3.70 ERA / 4.35 FIP 58.1 IP 6.94 K/9 3.09 BB/9 (B)
2013 in brief: He really started ten games for the Dodgers? Ten?
2014 status: Valuable depth to have around, even if it’s usually bad news when he’s actually pitching.
It’s nice to have a guy like Stephen Fife. You bury him on the depth chart and you hope you rarely need to use him, but when you do, you know he’ll at least keep you in the game, which is all you can ask for from your #7 or #8 starter, and… oh, the 2013 Dodgers made it only until their 18th game before they had to use him? That sounds about right.
Yes, with Zack Greinke & Chris Capuano injured, Aaron Harang traded, and Ted Lilly already in the rotation, it fell to Fife to make the surprise start on April 21 in Baltimore when Chad Billingsley‘s elbow gave out. Fife allowed four runs in 4.2 innings, then landed on the disabled list with right shoulder bursitis. (Doing these reviews really reminds me how hilarious the first six weeks of 2013 really were. Sigh.)
Fife made one rehab start in May for Single-A Rancho Cucamonga, and he returned on June 3 to replace Capuano. I’d tell you what he did in that game, but it doesn’t matter, because you might remember June 3 as being “Puigmas“. Fife stuck in the rotation for the entire month of June, and I have to admit that he was actually fabulous. In six starts, he allowed only nine earned runs, striking out 30 against 10 walks. On June 21, I had to take some time out to acknowledge him:
That’s 10 starts over 2012 (top) and 2013 (bottom). Eight times he’s gone at least five innings, nine times he’s allowed two runs or fewer. Obviously, raw “runs allowed” isn’t really the greatest metric in the world because it’s so opponent-, fielding-, bullpen-, and ballpark-dependent, but for a guy we had zero expectations for, that’s a pretty good run. Honestly, the only really lousy start he’s had was in his first of this year when he was a last-second replacement flown to Baltimore when Chad Billingsley‘s elbow gave out, and even then I can’t really kill a guy for having a hard time facing Chris Davis & Manny Machado.
(snip)But if the question is, “do I believe in Fife more than I do Matt Magill?” Right now, yes. “More thanTed Lilly?” Oh hell yes, you better believe I do. For a guy included in a trade that we absolutely destroyed Ned Colletti on — the Trayvon Robinson-for-Tim Federowicz deal, and while I hate to give Colletti any more credit than truly necessary, he was absolutely right on that one, and we were all wrong — he’s proven himself, so far, to be a pretty nice guy to have around. In a season of disappointment, we’ll take what nice surprises we can find.
But after a weird start in San Francisco on July 6 — four runs, but only one earned, yet somehow striking out and walking zero apiece — it began to fell apart, and quickly. Initially, it was announced that Fife would keep his job while Capuano would get bumped to the bullpen by trade acquisition Ricky Nolasco, but that never happened: Fife returned to the disabled list with another bout of right shoulder bursitis.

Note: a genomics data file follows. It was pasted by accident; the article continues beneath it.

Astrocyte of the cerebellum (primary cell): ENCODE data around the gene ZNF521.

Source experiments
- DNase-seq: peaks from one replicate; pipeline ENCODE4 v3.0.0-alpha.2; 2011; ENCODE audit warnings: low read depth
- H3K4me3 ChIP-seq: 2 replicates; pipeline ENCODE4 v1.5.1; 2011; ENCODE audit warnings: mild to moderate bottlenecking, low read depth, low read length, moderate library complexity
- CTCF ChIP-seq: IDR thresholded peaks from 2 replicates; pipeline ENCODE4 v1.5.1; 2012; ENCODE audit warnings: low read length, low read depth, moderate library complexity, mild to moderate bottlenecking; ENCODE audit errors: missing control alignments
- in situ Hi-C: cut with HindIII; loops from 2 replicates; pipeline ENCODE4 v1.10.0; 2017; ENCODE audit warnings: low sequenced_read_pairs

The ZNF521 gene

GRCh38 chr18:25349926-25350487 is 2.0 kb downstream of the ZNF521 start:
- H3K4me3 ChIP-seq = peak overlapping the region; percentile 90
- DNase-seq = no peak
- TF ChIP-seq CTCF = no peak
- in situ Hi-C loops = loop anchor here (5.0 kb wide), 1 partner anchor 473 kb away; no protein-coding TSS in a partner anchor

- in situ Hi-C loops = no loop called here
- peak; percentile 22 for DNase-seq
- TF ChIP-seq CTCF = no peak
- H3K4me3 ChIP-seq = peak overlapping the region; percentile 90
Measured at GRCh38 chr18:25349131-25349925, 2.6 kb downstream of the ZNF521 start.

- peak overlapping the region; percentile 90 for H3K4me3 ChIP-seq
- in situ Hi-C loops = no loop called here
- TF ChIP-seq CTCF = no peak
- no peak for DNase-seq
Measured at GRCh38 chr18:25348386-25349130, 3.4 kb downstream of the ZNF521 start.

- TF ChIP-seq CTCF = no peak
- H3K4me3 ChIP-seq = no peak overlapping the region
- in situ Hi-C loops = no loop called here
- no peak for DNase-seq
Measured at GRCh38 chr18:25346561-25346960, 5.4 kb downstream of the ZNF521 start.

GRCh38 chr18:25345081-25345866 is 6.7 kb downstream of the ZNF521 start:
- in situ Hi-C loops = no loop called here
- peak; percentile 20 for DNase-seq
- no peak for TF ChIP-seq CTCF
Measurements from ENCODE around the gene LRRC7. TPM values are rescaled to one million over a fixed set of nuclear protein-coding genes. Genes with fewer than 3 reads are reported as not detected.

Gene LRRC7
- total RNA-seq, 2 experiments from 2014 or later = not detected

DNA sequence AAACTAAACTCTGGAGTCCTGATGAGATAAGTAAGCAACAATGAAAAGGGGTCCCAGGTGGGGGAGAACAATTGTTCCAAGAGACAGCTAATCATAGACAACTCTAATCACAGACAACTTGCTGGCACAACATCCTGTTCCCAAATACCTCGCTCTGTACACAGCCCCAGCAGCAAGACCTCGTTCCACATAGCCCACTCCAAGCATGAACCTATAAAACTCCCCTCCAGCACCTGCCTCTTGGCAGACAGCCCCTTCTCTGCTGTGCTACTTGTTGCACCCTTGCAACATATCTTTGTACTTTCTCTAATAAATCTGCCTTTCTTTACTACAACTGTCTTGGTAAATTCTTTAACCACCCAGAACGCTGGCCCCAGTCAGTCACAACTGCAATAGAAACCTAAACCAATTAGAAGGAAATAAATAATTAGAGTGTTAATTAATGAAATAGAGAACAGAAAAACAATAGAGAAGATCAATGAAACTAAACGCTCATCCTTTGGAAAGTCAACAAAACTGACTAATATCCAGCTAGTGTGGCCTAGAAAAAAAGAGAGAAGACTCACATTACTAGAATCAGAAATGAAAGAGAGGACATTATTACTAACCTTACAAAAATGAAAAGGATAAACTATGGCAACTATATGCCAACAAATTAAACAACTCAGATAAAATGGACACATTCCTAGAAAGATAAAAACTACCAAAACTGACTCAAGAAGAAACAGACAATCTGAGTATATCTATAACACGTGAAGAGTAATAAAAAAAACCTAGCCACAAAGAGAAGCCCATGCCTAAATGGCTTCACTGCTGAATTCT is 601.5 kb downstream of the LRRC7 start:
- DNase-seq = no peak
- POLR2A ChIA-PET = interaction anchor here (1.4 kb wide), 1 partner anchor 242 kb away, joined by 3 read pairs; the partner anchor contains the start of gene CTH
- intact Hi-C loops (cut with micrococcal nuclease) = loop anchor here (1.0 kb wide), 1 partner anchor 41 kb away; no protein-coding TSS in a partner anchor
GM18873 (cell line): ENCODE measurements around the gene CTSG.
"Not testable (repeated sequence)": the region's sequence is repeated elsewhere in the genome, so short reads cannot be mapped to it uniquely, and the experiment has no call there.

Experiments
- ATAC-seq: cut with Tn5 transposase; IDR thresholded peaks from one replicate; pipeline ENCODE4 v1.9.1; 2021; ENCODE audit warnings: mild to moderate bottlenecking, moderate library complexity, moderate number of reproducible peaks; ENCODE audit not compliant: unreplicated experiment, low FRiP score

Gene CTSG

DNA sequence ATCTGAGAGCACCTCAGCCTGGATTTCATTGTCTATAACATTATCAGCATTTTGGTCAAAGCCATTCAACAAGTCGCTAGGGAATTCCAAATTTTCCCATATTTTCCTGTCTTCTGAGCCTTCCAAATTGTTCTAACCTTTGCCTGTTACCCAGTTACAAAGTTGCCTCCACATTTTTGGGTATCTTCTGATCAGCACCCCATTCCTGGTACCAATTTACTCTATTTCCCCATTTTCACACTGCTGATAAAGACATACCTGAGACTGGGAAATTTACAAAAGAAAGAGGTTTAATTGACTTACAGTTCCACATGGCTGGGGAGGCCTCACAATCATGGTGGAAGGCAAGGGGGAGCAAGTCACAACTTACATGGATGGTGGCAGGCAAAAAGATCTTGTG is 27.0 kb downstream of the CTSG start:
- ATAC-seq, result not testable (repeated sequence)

Fife made two good starts for Albuquerque in late July, then came up to briefly serve as a sixth starter on August 4 in Chicago, and this is where things started to get weird. Fife was good in Wrigley, tossing 5.1 shutout innings. Unfortunately, that was also the game where Hanley Ramirez injured his shoulder running into the stands, and since the team needed to recall Dee Gordon without wanting to disable Ramirez, that meant another trip back to the minors.
The Dodgers then attempted to have Fife work out of the bullpen in Triple-A… and it couldn’t have gone worse. He allowed ten baserunners over his first two appearances, and when they put him back as a starter on August 19, he got only a single out while walking five. In three August starts, he lasted 9.2 runs and had allowed 11 earned runs.
By the end of August, with Capuano struggling and Edinson Volquez existing, I had to focus on Fife’s difficulties just so people would stop calling for him:
Five days later, Fife was back as a starter against Oklahoma City, and it couldn’t have gone worse. He threw 34 pitches, but just 8 for strikes, as he left after having walked five and notching a single out. He at least made it through five the next time out, but then last night only 43 of his 80 pitches went for strikes as he allowed 12 baserunners in 4.1 innings.
Is his shoulder aching again? Did the brief move to the bullpen screw him up? We don’t really know, though Jackson indicates that he seems to be healthy. He’ll still likely get a recall when rosters expand this weekend, but it’s incredibly difficult to count on him right now. As poor as Capuano has been and as terrible as Volquez is, I can’t really say with any degree of confidence that Fife is a more reliable choice given his last month.
Fife did come up, and worked (poorly) out of the bullpen until being given a start on September 17 in order to give Clayton Kershaw an extra day. He lasted only 2.1 innings, allowing four earned runs.
So what we have here is a guy who had a surprisingly effective month of June in the bigs, had difficulty staying healthy, and couldn’t get anyone out at any level in the second half of the year. That sounds like a prototypical eighth starter to me — a guy you like having around, but one you hope you never really need to rely on.
Next! More starters!